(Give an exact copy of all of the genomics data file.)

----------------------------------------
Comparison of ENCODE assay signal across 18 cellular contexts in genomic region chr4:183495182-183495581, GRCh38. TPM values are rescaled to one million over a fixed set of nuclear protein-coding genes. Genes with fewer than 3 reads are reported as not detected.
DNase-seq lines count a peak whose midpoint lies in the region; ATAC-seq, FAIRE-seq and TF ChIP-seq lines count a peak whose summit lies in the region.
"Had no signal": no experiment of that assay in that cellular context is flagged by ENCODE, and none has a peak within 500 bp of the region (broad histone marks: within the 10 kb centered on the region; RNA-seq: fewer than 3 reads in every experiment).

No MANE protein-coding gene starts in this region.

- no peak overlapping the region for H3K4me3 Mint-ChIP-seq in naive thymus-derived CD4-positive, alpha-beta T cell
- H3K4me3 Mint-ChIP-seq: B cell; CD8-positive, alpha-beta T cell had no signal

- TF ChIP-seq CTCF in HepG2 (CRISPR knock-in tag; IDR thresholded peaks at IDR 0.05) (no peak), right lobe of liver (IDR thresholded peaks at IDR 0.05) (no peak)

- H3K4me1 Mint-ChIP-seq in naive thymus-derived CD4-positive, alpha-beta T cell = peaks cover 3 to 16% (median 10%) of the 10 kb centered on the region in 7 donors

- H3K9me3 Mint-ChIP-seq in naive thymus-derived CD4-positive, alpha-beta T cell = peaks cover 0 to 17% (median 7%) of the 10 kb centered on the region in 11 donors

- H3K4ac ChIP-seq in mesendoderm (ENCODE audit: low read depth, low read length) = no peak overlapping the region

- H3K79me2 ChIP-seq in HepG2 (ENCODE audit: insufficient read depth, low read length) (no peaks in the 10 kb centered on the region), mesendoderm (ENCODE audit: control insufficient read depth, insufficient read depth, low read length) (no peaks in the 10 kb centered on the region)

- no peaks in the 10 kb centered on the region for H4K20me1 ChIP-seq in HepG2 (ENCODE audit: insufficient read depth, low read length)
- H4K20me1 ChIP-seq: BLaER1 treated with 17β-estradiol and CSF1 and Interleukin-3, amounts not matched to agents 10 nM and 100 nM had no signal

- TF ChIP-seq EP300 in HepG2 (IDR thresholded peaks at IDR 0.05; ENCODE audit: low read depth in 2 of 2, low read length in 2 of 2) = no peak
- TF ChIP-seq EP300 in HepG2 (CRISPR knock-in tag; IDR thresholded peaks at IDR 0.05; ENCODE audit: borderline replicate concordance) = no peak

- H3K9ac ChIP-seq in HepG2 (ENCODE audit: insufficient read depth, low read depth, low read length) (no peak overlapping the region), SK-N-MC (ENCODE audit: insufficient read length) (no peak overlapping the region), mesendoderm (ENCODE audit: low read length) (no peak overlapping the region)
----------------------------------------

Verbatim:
Comparison of ENCODE assay signal across 18 cellular contexts in genomic region chr4:183495182-183495581, GRCh38. TPM values are rescaled to one million over a fixed set of nuclear protein-coding genes. Genes with fewer than 3 reads are reported as not detected.
DNase-seq lines count a peak whose midpoint lies in the region; ATAC-seq, FAIRE-seq and TF ChIP-seq lines count a peak whose summit lies in the region.
"Had no signal": no experiment of that assay in that cellular context is flagged by ENCODE, and none has a peak within 500 bp of the region (broad histone marks: within the 10 kb centered on the region; RNA-seq: fewer than 3 reads in every experiment).

No MANE protein-coding gene starts in this region.

- no peak overlapping the region for H3K4me3 Mint-ChIP-seq in naive thymus-derived CD4-positive, alpha-beta T cell
- H3K4me3 Mint-ChIP-seq: B cell; CD8-positive, alpha-beta T cell had no signal

- TF ChIP-seq CTCF in HepG2 (CRISPR knock-in tag; IDR thresholded peaks at IDR 0.05) (no peak), right lobe of liver (IDR thresholded peaks at IDR 0.05) (no peak)

- H3K4me1 Mint-ChIP-seq in naive thymus-derived CD4-positive, alpha-beta T cell = peaks cover 3 to 16% (median 10%) of the 10 kb centered on the region in 7 donors

- H3K9me3 Mint-ChIP-seq in naive thymus-derived CD4-positive, alpha-beta T cell = peaks cover 0 to 17% (median 7%) of the 10 kb centered on the region in 11 donors

- H3K4ac ChIP-seq in mesendoderm (ENCODE audit: low read depth, low read length) = no peak overlapping the region

- H3K79me2 ChIP-seq in HepG2 (ENCODE audit: insufficient read depth, low read length) (no peaks in the 10 kb centered on the region), mesendoderm (ENCODE audit: control insufficient read depth, insufficient read depth, low read length) (no peaks in the 10 kb centered on the region)

- no peaks in the 10 kb centered on the region for H4K20me1 ChIP-seq in HepG2 (ENCODE audit: insufficient read depth, low read length)
- H4K20me1 ChIP-seq: BLaER1 treated with 17β-estradiol and CSF1 and Interleukin-3, amounts not matched to agents 10 nM and 100 nM had no signal

- TF ChIP-seq EP300 in HepG2 (IDR thresholded peaks at IDR 0.05; ENCODE audit: low read depth in 2 of 2, low read length in 2 of 2) = no peak
- TF ChIP-seq EP300 in HepG2 (CRISPR knock-in tag; IDR thresholded peaks at IDR 0.05; ENCODE audit: borderline replicate concordance) = no peak

- H3K9ac ChIP-seq in HepG2 (ENCODE audit: insufficient read depth, low read depth, low read length) (no peak overlapping the region), SK-N-MC (ENCODE audit: insufficient read length) (no peak overlapping the region), mesendoderm (ENCODE audit: low read length) (no peak overlapping the region)